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Thermal and isotopic evolution of an exhumed accretionary prism: Otago Schist, New Zealand

A postgraduate research opportunity at the University of Otago.


Academic background
Host campus
Honours, Master’s, PhD
Associate Professor James Scott, Professor Graham Pearson, Dr Nick Mortimer


The Otago Schist belt in the South Island of New Zealand is a world-renown metamorphosed accretionary prism that formed on the Mesozoic paleo-Pacific Gondwana margin. It has long been considered a polyphase prograde metamorphic belt; however, the thermal evolution is poorly understood. This has been highlighted by recent discoveries that 1) the belt is underlain by a young granulite facies lower crust; 2) detrital zircon populations require the Otago Schist to have significant variations in protolith and metamorphic age; and 3) the rocks of the metamorphic core were overprinted by deformation during exhumation.

We seek a student to undertake a PhD characterising trace elements and isotope ratios of titanite, monazite and other accessory phases with the purpose of understanding the thermal history during metamorphism and exhumation of an accretionary prism. Fieldwork will include examination of existing samples and collection of new material across Otago, and analytical methods will include in-situ measurement of trace elements, Rb-Sr, Sm-Nd, U-Pb, and Lu-Hf isotopes by LA-ICP-MS. Ideally, the student should have a background in metamorphic petrology and experience with LA-ICP-MS although a willingness to learn is almost as good.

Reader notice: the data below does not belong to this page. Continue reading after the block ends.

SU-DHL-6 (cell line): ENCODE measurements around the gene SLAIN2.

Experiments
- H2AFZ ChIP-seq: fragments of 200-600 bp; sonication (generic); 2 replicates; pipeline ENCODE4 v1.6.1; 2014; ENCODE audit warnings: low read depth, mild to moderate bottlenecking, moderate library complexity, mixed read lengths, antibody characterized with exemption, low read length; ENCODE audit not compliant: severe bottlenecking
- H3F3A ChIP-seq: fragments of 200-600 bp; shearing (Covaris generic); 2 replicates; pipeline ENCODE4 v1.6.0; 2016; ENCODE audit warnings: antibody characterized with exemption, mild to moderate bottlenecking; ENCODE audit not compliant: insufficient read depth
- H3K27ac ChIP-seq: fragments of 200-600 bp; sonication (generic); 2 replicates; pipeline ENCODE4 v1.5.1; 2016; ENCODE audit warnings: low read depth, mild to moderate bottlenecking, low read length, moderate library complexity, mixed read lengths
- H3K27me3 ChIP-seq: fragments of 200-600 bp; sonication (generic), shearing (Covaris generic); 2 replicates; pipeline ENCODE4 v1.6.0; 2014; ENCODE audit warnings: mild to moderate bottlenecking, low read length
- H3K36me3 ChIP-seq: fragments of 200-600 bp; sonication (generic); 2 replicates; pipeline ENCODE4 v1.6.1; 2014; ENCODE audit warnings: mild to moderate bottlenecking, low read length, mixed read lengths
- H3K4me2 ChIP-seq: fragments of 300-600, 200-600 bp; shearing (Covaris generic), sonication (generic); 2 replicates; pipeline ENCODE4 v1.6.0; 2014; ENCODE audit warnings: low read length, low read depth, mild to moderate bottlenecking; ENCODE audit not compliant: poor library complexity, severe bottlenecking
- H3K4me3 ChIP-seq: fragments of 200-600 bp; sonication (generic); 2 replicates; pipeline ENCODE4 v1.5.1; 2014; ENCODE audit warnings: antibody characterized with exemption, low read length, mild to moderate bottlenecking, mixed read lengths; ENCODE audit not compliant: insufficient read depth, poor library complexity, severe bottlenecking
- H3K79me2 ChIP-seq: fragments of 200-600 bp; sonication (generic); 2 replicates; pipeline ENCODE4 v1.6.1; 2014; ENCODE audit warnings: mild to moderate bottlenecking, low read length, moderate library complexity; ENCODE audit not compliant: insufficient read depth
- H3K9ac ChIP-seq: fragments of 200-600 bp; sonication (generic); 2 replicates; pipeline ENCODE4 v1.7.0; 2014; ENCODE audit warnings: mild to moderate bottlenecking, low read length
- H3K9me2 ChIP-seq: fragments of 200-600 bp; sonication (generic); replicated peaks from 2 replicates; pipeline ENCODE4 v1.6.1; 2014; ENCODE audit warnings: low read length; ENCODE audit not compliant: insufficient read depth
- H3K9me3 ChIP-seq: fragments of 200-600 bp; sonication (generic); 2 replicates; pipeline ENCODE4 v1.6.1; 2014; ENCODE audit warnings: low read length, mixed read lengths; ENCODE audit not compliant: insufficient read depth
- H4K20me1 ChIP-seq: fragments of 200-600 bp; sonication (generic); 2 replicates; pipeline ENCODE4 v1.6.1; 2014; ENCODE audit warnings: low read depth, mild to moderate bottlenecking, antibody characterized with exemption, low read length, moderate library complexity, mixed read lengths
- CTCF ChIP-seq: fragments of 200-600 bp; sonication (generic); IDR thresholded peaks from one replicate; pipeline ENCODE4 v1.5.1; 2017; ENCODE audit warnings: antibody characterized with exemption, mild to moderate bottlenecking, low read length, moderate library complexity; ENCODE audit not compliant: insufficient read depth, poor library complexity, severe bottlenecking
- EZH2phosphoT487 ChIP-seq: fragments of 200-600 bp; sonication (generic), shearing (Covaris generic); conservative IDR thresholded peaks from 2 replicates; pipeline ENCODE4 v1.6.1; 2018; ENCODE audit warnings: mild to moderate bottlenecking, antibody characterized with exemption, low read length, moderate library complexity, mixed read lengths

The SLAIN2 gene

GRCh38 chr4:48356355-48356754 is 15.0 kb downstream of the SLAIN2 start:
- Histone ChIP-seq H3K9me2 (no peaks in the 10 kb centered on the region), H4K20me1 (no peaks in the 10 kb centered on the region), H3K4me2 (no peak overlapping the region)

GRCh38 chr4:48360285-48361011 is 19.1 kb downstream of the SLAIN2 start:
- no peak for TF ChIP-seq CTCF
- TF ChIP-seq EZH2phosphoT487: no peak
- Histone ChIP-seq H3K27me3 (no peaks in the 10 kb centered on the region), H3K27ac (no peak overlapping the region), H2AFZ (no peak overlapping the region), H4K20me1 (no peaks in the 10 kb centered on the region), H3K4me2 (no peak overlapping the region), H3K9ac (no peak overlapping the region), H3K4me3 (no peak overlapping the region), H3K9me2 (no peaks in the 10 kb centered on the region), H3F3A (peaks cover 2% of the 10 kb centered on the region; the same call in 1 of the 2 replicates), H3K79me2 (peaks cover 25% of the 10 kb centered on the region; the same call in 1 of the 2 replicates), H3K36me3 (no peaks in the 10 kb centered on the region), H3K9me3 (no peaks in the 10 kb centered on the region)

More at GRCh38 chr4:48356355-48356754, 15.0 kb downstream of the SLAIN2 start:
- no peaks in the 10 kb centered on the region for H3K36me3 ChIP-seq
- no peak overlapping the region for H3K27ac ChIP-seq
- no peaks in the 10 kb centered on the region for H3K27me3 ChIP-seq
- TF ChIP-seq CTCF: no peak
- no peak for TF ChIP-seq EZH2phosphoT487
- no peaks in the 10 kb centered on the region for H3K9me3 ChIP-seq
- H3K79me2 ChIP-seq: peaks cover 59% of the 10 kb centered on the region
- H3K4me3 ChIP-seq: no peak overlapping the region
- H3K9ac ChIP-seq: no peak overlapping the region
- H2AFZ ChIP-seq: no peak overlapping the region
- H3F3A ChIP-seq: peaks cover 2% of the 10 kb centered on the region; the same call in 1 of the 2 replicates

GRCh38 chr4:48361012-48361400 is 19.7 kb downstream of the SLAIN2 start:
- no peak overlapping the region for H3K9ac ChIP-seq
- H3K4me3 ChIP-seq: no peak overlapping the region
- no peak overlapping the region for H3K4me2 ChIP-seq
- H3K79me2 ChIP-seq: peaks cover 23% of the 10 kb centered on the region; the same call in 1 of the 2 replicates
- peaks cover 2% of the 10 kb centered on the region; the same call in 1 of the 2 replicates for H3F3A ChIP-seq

Work will be supervised by Associate Professor James Scott at the University of Otago in collaboration with Dr. Nick Mortimer of GNS Science in New Zealand and Professor Graham Pearson of the University of Alberta in Edmonton, Canada. The work will be based at the University of Otago, although a portion of the analytical work may be done with or in the Arctic Resources Laboratory at the University of Alberta. Send a CV and expression of interest to James Scott (


James Scott